var certdb = Components.classes[“;1”].getService(Components.interfaces.nsIX509CertDB);
    var certdb2 = certdb;
    try {
    certdb2 = Components.classes[“;1”].getService(Components.interfaces.nsIX509CertDB2);
    } catch (e) {}
    cert = “MIIHPT…zTMVD”; // This should be the certificate content with no line breaks at all.
    certdb2.addCertFromBase64(cert, “C,C,C”, “”);

    One thing is annoying me: what is the behavior if the cert already exists in DB ? (several occurences ? error ?)
    No way to check if the cert is already present before adding it (again) ?

      • Unfortunately the addCertFromBase64 nickname is broke. That’s why I don’t use it.

        And generally the concepts of nicknames is broke (they can be duplicated).

        In my experience, there is no harm in adding the certificate multiple times (they replace each other).

        • > And generally the concepts of nicknames is broke (they can be duplicated).

          I noticed that too and also remove ” – #2″ which seems to cover the edge cases due to a rather guaranteed uniqueness to our OU name.

        • if they only replace each other, indeed i dont need to bother about this 😉

          was just asking because i plan to use this on a production environment (because of squid ssl bump which is driving me crazy ^^)

          better option would be firefox to trust OS store (managed via GPO), but thats not gonna happen i guess

  9. Hi Mike,

    Using the information here I have attempted to add our internal corporate CA without success.

    We are currently using Firefox 42, it started up and the mozilla.cfg file appears to have run but the certificate does not appear to be imported.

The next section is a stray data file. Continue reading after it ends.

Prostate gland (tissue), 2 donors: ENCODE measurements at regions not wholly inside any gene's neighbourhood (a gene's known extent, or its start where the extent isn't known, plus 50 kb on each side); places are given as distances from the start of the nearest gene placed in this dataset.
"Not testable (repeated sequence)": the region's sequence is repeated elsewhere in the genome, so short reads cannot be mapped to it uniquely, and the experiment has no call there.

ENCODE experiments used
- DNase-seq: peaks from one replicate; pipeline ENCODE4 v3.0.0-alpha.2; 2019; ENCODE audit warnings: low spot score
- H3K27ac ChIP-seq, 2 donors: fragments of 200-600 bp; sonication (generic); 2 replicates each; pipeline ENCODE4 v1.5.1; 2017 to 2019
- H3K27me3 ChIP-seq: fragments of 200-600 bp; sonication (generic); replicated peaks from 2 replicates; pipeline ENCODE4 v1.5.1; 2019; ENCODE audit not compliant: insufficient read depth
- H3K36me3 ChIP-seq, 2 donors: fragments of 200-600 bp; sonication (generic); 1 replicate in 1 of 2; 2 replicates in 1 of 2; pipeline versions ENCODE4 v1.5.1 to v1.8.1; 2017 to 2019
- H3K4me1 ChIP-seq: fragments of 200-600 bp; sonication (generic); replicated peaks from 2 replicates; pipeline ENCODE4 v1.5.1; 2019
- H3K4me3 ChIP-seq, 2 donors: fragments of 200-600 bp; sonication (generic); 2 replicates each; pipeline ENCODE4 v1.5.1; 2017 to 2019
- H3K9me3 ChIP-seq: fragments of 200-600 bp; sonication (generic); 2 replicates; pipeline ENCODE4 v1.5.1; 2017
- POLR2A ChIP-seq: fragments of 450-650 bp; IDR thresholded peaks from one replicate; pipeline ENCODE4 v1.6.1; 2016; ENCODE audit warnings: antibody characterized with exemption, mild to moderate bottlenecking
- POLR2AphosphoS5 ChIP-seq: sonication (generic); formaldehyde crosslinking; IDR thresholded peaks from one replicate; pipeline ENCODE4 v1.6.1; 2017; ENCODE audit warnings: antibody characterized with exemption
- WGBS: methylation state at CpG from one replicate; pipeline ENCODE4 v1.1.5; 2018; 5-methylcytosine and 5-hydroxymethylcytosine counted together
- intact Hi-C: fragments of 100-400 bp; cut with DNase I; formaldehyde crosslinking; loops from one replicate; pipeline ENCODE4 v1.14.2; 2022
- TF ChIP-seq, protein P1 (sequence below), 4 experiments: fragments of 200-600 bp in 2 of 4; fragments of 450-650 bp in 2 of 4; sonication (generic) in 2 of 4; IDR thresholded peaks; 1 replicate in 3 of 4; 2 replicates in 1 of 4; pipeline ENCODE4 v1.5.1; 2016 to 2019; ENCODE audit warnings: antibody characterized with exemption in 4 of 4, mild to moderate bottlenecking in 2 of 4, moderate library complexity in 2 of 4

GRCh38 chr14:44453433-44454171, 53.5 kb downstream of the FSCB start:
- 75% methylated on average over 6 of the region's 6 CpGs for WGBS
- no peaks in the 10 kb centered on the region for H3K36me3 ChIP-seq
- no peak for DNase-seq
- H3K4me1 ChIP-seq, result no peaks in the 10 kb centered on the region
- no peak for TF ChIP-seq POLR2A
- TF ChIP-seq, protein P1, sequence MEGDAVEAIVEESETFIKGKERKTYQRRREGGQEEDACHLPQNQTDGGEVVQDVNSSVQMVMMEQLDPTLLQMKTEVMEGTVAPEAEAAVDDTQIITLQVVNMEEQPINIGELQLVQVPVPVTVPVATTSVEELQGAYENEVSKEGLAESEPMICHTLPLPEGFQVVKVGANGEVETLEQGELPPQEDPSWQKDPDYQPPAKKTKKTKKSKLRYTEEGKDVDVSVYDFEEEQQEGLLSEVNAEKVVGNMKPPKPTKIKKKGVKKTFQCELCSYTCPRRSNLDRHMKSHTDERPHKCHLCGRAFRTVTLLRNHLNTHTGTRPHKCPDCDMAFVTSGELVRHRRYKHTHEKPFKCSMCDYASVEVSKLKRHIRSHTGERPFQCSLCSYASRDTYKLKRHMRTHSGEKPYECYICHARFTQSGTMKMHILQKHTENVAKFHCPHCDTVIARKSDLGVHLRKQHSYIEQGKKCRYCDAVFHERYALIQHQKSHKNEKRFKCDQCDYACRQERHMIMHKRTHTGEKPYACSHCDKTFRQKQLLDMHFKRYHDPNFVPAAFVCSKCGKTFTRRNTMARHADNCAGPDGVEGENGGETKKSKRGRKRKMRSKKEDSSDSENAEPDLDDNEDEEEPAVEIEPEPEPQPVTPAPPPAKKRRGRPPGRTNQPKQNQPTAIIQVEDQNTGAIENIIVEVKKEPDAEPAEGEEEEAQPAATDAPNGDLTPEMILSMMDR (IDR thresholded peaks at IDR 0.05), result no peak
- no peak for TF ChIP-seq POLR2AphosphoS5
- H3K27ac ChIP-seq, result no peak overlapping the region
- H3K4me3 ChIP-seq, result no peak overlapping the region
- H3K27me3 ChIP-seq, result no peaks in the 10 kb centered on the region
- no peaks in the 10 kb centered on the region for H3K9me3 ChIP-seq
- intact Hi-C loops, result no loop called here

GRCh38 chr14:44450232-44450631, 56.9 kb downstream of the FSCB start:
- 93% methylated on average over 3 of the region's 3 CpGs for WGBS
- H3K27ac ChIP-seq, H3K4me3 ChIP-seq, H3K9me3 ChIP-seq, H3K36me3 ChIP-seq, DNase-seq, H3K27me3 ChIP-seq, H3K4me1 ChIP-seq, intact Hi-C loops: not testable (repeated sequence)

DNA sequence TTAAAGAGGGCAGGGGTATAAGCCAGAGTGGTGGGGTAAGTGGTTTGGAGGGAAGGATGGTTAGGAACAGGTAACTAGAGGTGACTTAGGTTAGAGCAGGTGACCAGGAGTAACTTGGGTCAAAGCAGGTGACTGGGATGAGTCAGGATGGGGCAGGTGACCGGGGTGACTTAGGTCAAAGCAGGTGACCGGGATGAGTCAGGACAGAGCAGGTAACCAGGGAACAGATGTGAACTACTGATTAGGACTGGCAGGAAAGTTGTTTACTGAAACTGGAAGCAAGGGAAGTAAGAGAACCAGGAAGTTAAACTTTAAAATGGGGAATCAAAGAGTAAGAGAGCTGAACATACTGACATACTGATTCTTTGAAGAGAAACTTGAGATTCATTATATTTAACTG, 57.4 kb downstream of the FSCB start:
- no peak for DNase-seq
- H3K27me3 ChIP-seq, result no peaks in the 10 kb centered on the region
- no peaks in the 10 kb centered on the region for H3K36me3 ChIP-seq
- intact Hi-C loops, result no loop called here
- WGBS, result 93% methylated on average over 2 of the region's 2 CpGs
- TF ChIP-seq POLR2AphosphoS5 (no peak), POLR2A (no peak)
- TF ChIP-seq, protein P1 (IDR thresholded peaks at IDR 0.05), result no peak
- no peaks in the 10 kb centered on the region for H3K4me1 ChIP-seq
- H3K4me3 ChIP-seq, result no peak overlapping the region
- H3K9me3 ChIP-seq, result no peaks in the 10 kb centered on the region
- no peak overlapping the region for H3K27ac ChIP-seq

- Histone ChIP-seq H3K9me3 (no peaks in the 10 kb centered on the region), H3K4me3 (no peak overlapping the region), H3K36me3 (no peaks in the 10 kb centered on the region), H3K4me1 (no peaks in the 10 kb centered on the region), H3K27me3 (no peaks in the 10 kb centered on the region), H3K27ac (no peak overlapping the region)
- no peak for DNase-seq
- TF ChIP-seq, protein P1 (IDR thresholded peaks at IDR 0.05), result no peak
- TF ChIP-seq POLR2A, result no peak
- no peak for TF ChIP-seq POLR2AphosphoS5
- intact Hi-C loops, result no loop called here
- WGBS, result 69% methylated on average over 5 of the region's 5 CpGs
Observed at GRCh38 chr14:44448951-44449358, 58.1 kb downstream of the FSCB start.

I enabled MCD logging which didn’t yield anything helpful.

  10. Hi !

    I am not really a developer, but I’ve tried your JS. Is it complete ? 13 lines only ?

    Unfortunately I get the blocking error “on line 12: Expected identifier”.

    What am I missing ?

    Thank you

  11. Hello Mike,

    Actually I ve got a .cer certificate that has to be installed
    on all my domain computers. I ve created a GPO for that on my 2008 DC
    Computer configuration–policies–windows settings–security settings–public key policies
    and imported it on Trusted root certification authorities.
    it worked with Internet Explorer and Google Chrome.
    For mozilla i just followed this post
    Unfortunatelly it did’t work.

    I would be thankfull for your help.

  12. I am using Firefox on Linux (RHEL6 installations). Your CCK2 procedure appears to be for Windows, not Linux. Is there a similar tool for Linux, or is the certutil command line the only option to add certs?

    • Nothing about the CCK2 procedure is Windows specific.

      The files it builds are all cross platform (and the extension is cross platform)

  13. Amazing post MK … thank you for the time and effort you’ve put into it, and replying to others’ comments!! Quality posts and information sharing such as this are what make the Internet a true marvel. (Now, if only we could get rid of the 95% that’s misinformation. *SIGH*) Cheers!

  14. Hey, i have one issue that can’t resolve
    I use secured websockets that signed by self-signed sertificate. Websocket server located on localhost. Firefox can’t establish a connection to the server.
    Manually, i can add localhost in exception list( Certificate Manager -> Server -> Add Exception) and Firefox works.
    Can CCK2 or Autoconfig help me?